About this blogger:
Dr. Alfred Calabrese is a conductor, educator, composer, scholar, and church musician. Having worked in academia for two decades, he felt called to enter full-time work in the Catholic Church, and since 2007 has directed the music at Saint Rita Catholic Church. He and his wife live in Dallas, TX. They have two grown children.
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“Iconographic tradition has theologically interpreted the manger and the swaddling cloths in terms of the theology of the Fathers. The child stiffly wrapped in bandages is seen as prefiguring the hour of his death: from the outset, he is the sacrificial victim, as we shall see more closely when we examine the reference to the first-born. The manger, then, was seen as a kind of altar.”
— Pope Benedict XVI (2012)

The Church Must Be Countercultural
published 15 October 2015 by Dr. Alfred Calabrese

321DraperTallLaren3 NE DAY A YEAR OR SO AGO a priest was consulting with a bride on her upcoming wedding. She couldn’t understand why he wasn’t allowing a popular song to be sung during her nuptial Mass. The title sounded sort of sacred, something about ‘raising you up.’ And it was a nice melody, everybody knew it, and it meant a lot to her, and…The young priest finally asked her, “Would you like to have the Ave Maria sung at your reception?” Then she understood that there’s a time and a place for everything. And despite what the popular culture tells us, all things are not equal.

Letting the popular culture into the Mass is dangerous. The Church has been and needs to be countercultural. Consider the generation of Catholics who came of age in the heyday immediately following the implementation of Vatican II. I find it both interesting and ironic that many from that period thought of themselves as countercultural. They were cutting edge, agents of change, new and exciting. The future lay before them and they were shaping it. No innovation was too great for the seismic shift they envisioned for the Catholic Church.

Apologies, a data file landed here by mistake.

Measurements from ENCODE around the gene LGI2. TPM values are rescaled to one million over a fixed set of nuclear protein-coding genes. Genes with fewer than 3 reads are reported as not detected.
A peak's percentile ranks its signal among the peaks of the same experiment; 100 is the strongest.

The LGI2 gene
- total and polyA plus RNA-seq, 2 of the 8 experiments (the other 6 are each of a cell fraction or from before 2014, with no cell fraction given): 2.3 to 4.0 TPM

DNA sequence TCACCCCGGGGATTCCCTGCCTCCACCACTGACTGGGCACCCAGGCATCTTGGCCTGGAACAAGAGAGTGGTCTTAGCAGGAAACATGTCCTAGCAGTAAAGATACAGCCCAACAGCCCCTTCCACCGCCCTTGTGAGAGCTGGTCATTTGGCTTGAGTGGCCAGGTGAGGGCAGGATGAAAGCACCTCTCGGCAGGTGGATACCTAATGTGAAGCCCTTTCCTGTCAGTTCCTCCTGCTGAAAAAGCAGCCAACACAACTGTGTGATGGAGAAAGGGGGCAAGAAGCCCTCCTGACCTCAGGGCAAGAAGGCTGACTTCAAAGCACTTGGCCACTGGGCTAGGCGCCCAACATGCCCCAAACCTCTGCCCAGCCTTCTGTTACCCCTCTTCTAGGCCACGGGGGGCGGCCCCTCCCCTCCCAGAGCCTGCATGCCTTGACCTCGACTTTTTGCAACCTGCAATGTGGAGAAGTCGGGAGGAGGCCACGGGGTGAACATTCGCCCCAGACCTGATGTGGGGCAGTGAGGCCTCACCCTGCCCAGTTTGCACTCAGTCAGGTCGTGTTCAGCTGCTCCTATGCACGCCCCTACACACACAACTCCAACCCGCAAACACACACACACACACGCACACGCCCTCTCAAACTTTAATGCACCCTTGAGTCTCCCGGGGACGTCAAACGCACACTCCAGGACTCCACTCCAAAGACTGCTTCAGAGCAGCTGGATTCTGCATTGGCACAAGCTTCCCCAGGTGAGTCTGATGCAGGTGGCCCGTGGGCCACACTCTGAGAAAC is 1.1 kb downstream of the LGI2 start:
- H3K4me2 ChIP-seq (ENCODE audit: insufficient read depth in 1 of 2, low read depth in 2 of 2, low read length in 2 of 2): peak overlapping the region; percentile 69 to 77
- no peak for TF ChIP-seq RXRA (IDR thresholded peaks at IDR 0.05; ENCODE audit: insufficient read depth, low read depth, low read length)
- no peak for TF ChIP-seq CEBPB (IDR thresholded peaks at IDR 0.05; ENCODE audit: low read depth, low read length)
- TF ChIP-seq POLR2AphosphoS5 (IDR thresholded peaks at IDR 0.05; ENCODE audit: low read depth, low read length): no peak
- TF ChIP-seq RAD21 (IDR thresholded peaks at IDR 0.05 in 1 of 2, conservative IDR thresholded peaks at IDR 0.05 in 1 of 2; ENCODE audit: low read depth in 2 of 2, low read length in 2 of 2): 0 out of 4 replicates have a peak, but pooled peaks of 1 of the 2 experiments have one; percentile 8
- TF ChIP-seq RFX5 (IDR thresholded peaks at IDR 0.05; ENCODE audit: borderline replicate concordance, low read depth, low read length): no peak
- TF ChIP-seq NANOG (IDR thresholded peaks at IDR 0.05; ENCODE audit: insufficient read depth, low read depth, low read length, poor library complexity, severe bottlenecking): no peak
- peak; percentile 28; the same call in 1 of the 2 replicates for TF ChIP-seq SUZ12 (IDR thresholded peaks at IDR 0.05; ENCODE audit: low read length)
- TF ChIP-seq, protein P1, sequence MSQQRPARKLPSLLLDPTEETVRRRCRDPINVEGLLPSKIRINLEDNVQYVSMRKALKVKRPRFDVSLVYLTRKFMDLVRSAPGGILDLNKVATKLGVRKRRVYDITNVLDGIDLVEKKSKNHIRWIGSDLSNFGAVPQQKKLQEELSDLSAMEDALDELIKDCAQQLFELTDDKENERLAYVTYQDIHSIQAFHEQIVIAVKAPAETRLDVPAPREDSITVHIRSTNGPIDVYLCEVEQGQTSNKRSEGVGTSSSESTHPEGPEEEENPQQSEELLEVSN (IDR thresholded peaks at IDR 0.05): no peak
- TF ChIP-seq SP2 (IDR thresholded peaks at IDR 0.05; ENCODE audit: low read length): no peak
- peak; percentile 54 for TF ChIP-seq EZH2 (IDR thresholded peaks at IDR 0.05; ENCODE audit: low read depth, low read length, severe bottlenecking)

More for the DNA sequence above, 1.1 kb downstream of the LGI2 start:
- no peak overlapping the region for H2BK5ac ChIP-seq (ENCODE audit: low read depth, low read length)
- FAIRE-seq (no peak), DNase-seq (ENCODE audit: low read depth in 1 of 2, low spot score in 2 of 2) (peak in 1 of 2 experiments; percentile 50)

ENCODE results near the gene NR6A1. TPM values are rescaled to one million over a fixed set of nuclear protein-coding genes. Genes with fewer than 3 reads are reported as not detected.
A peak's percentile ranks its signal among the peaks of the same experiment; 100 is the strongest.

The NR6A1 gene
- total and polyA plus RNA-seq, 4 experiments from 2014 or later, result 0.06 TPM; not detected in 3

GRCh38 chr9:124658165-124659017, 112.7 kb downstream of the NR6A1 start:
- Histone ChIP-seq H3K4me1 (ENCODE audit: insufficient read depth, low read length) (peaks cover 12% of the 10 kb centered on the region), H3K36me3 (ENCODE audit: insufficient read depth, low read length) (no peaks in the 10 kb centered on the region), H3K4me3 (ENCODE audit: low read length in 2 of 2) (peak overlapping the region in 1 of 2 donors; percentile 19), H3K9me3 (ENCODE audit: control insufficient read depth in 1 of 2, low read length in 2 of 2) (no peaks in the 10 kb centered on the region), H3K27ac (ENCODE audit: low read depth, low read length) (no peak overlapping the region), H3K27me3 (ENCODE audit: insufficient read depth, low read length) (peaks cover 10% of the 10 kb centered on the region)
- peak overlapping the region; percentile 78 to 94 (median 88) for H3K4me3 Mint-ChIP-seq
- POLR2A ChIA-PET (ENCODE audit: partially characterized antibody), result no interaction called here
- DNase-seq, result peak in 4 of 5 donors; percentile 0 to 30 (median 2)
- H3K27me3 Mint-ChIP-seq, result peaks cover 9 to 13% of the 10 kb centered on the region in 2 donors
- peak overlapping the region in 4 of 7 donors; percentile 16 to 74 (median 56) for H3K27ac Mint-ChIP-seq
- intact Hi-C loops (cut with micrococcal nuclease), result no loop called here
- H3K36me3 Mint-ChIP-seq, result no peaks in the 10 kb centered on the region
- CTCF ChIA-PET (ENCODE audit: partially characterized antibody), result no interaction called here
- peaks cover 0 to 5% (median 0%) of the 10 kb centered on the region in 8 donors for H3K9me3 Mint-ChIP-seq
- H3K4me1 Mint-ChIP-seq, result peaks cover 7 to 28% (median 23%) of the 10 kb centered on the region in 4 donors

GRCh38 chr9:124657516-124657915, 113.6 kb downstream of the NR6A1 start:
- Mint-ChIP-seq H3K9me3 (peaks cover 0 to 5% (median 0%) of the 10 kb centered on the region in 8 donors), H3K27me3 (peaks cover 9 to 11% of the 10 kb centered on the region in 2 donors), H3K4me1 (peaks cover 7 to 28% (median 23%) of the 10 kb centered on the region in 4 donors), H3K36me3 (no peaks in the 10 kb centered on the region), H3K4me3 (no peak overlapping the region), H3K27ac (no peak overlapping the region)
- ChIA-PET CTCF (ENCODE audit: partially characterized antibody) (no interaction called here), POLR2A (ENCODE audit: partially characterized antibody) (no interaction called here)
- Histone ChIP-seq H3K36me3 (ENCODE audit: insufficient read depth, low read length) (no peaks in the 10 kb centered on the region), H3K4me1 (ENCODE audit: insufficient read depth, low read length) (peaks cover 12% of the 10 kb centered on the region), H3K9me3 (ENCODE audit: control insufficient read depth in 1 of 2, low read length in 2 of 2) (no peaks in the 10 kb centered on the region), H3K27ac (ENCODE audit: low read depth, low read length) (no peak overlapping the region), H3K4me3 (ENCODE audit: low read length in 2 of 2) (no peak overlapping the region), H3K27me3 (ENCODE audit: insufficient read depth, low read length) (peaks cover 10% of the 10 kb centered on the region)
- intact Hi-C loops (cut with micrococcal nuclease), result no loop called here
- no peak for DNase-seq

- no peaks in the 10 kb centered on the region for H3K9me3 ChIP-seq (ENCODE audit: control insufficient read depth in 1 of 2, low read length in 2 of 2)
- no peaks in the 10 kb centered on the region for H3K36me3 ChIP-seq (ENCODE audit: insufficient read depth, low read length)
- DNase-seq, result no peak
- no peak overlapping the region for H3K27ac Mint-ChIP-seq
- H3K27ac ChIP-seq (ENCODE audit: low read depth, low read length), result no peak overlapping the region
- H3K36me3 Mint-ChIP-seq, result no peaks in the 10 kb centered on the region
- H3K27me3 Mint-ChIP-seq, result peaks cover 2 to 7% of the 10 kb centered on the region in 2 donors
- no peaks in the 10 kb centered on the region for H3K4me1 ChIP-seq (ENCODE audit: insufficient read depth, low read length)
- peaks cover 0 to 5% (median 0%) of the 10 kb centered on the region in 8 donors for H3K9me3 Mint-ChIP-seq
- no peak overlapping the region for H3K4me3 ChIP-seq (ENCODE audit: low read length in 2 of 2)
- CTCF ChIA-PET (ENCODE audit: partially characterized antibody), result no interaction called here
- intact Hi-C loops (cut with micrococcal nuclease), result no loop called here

All around this swirl of activity the secular culture was changing as well. In the Church, a vacuum of available music was filled with pop and folk inspired songs. I remember walking into church one summer Sunday and seeing kids from my high school standing up in front with guitars. They were singing music that sounded like it was from the radio. (I never listened much to the pop songs of the day, so I really hated what was happening). Of course, since all of this music was “new” and I didn’t really know any of it, I couldn’t participate in the Mass. At that point I had no idea about “actuoso participatio.” It all just felt weird. But at least the kids doing the music seemed like they were having a good time.

Now some (not all, some) of those same countercultural people, those who embraced radical change, those who were so progressive, hip, open-minded and open-armed, are the very same who, when confronted with a resurgence, or gradual re-discovery of chant, Latin, sung dialogues, solemn liturgical practices and gestures, and solid Catholic hymnody, are now rigid and unwilling to accept change. They don’t want the Church to be countercultural.

Thanks to websites like this and many others, the Church is once again becoming countercultural. Except now, the culture it’s turning away from is the one created by some dubious choices in music, architecture, and sacred language.